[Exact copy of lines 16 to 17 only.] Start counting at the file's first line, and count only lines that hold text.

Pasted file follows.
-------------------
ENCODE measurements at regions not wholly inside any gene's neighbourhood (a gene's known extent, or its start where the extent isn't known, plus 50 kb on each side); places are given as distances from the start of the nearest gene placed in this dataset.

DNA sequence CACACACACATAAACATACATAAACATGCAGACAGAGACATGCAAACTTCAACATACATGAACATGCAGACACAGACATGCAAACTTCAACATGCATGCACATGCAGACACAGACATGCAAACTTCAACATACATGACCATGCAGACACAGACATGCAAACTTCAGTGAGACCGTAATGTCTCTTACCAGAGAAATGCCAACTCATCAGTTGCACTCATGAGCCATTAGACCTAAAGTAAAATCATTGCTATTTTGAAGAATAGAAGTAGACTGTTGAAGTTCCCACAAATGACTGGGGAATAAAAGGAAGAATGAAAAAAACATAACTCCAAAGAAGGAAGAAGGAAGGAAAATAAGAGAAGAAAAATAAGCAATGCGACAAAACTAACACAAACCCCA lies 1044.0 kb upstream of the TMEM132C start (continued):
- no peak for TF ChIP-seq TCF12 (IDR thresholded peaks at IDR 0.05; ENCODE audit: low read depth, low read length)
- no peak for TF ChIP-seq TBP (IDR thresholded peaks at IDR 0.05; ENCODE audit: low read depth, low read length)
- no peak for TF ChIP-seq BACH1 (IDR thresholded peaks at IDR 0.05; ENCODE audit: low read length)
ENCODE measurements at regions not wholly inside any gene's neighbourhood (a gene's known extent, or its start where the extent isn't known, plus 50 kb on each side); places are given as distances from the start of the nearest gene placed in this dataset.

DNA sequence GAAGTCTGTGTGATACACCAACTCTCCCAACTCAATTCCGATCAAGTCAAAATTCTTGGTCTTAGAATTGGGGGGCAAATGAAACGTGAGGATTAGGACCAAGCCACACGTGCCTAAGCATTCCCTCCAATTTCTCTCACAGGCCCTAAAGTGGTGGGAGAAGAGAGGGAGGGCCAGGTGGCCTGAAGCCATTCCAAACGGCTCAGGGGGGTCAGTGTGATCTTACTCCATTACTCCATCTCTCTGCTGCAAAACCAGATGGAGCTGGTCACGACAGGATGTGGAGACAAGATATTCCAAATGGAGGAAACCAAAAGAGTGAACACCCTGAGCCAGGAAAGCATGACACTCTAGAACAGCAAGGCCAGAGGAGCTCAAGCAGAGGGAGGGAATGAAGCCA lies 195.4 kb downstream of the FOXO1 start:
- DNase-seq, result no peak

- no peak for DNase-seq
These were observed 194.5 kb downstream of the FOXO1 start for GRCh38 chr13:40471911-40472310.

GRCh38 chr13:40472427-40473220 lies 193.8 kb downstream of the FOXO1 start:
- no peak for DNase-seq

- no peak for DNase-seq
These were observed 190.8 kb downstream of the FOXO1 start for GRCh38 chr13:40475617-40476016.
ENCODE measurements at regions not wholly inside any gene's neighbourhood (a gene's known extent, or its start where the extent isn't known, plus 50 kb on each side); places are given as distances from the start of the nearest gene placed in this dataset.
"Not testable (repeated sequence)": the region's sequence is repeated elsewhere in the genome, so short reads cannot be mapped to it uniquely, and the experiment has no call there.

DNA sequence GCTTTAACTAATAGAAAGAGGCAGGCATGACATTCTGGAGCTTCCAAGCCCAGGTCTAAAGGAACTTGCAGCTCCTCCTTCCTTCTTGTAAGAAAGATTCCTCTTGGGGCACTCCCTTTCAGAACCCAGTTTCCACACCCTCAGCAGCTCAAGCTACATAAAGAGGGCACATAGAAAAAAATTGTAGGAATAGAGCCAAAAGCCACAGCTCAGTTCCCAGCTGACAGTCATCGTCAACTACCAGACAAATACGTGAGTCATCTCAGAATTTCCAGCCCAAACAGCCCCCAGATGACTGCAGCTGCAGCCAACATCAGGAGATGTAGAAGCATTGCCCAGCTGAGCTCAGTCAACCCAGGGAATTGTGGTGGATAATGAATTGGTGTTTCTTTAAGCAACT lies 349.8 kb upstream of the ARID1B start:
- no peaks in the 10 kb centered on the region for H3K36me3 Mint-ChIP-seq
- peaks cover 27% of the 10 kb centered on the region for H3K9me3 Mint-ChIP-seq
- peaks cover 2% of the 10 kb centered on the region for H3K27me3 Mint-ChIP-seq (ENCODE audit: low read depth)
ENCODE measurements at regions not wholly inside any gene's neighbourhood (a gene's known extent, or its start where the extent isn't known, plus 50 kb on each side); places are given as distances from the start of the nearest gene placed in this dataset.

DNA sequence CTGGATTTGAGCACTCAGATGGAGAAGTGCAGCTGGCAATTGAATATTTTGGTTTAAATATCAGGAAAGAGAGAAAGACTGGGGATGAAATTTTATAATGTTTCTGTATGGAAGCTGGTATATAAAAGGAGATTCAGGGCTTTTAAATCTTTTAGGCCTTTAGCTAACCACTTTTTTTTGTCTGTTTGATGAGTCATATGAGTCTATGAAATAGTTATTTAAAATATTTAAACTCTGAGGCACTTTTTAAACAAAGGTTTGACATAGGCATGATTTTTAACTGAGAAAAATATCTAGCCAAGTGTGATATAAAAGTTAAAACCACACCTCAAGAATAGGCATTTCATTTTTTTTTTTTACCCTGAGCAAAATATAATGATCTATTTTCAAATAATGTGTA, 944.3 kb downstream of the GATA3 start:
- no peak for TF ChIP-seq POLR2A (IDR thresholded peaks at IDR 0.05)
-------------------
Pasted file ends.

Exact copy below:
"Not testable (repeated sequence)": the region's sequence is repeated elsewhere in the genome, so short reads cannot be mapped to it uniquely, and the experiment has no call there.

DNA sequence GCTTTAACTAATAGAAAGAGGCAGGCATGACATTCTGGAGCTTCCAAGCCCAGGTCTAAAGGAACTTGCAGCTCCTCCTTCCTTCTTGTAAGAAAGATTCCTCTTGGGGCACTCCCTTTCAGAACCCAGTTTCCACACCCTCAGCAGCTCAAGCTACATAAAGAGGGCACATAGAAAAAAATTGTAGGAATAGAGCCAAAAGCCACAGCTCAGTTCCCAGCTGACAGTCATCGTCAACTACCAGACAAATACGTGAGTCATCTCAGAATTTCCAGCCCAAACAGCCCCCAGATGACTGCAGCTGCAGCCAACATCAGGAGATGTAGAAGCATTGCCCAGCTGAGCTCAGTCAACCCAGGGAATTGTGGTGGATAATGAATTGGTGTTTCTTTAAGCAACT lies 349.8 kb upstream of the ARID1B start: